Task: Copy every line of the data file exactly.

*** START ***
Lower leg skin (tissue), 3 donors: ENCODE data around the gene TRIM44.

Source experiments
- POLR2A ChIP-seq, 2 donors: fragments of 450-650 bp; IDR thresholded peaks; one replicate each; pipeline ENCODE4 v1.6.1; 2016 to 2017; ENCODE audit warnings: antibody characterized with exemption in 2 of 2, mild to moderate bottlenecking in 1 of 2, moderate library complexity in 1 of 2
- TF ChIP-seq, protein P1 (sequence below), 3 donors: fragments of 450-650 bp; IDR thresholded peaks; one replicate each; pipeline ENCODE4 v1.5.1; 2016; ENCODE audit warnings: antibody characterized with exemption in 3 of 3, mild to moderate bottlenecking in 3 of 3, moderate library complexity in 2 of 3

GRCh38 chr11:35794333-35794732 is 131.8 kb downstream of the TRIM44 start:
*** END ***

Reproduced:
Lower leg skin (tissue), 3 donors: ENCODE data around the gene TRIM44.

Source experiments
- POLR2A ChIP-seq, 2 donors: fragments of 450-650 bp; IDR thresholded peaks; one replicate each; pipeline ENCODE4 v1.6.1; 2016 to 2017; ENCODE audit warnings: antibody characterized with exemption in 2 of 2, mild to moderate bottlenecking in 1 of 2, moderate library complexity in 1 of 2
- TF ChIP-seq, protein P1 (sequence below), 3 donors: fragments of 450-650 bp; IDR thresholded peaks; one replicate each; pipeline ENCODE4 v1.5.1; 2016; ENCODE audit warnings: antibody characterized with exemption in 3 of 3, mild to moderate bottlenecking in 3 of 3, moderate library complexity in 2 of 3

GRCh38 chr11:35794333-35794732 is 131.8 kb downstream of the TRIM44 start: